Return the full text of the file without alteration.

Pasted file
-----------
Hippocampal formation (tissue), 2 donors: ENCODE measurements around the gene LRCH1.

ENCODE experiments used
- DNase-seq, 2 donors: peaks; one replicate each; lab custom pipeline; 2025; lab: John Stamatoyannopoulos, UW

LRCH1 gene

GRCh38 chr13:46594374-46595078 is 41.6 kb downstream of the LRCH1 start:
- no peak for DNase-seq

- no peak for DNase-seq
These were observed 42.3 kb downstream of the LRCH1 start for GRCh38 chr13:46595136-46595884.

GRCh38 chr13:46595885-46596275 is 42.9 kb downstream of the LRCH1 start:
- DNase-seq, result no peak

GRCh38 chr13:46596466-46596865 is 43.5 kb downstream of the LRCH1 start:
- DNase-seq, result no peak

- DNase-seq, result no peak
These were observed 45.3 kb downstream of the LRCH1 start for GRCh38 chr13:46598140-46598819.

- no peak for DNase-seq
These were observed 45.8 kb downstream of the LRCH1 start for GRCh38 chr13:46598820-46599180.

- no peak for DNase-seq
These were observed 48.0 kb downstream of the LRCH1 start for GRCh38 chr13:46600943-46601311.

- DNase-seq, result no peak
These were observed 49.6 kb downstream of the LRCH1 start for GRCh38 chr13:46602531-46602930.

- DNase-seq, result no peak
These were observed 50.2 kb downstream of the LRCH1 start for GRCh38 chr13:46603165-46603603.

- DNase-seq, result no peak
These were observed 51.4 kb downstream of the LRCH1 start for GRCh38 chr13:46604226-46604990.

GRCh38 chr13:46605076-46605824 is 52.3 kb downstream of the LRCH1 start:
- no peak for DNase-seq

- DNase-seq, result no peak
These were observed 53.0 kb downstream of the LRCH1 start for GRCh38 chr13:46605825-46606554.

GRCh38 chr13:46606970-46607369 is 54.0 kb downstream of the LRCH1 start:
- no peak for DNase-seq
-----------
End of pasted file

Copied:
Hippocampal formation (tissue), 2 donors: ENCODE measurements around the gene LRCH1.

ENCODE experiments used
- DNase-seq, 2 donors: peaks; one replicate each; lab custom pipeline; 2025; lab: John Stamatoyannopoulos, UW

LRCH1 gene

GRCh38 chr13:46594374-46595078 is 41.6 kb downstream of the LRCH1 start:
- no peak for DNase-seq

- no peak for DNase-seq
These were observed 42.3 kb downstream of the LRCH1 start for GRCh38 chr13:46595136-46595884.

GRCh38 chr13:46595885-46596275 is 42.9 kb downstream of the LRCH1 start:
- DNase-seq, result no peak

GRCh38 chr13:46596466-46596865 is 43.5 kb downstream of the LRCH1 start:
- DNase-seq, result no peak

- DNase-seq, result no peak
These were observed 45.3 kb downstream of the LRCH1 start for GRCh38 chr13:46598140-46598819.

- no peak for DNase-seq
These were observed 45.8 kb downstream of the LRCH1 start for GRCh38 chr13:46598820-46599180.

- no peak for DNase-seq
These were observed 48.0 kb downstream of the LRCH1 start for GRCh38 chr13:46600943-46601311.

- DNase-seq, result no peak
These were observed 49.6 kb downstream of the LRCH1 start for GRCh38 chr13:46602531-46602930.

- DNase-seq, result no peak
These were observed 50.2 kb downstream of the LRCH1 start for GRCh38 chr13:46603165-46603603.

- DNase-seq, result no peak
These were observed 51.4 kb downstream of the LRCH1 start for GRCh38 chr13:46604226-46604990.

GRCh38 chr13:46605076-46605824 is 52.3 kb downstream of the LRCH1 start:
- no peak for DNase-seq

- DNase-seq, result no peak
These were observed 53.0 kb downstream of the LRCH1 start for GRCh38 chr13:46605825-46606554.

GRCh38 chr13:46606970-46607369 is 54.0 kb downstream of the LRCH1 start:
- no peak for DNase-seq